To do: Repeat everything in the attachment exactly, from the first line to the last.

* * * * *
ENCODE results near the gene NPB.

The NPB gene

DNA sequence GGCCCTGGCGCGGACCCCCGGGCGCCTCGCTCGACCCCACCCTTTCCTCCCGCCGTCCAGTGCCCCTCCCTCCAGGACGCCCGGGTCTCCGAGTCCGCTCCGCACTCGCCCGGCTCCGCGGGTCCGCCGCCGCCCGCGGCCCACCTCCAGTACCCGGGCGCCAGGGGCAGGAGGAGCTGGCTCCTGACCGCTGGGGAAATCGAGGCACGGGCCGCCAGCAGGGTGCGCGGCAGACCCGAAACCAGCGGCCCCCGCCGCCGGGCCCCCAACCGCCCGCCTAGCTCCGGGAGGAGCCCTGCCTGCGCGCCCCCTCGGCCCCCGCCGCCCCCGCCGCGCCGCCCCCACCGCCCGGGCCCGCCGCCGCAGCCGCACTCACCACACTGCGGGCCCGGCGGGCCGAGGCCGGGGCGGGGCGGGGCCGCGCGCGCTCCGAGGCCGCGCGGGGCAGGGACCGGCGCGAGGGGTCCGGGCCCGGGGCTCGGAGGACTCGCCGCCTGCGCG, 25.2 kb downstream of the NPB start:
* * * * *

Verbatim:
ENCODE results near the gene NPB.

The NPB gene

DNA sequence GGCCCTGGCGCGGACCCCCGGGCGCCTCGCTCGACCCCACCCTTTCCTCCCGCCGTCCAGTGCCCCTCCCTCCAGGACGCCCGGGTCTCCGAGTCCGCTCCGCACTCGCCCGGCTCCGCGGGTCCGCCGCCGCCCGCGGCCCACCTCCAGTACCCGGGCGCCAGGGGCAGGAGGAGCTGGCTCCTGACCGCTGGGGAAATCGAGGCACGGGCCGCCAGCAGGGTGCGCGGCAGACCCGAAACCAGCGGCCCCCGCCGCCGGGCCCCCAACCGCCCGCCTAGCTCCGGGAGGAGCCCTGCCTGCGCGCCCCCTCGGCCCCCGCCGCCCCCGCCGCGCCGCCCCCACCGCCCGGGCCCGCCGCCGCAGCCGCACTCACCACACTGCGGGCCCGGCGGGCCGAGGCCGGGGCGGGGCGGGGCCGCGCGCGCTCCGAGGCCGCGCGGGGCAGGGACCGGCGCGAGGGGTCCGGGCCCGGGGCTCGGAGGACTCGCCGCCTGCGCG, 25.2 kb downstream of the NPB start: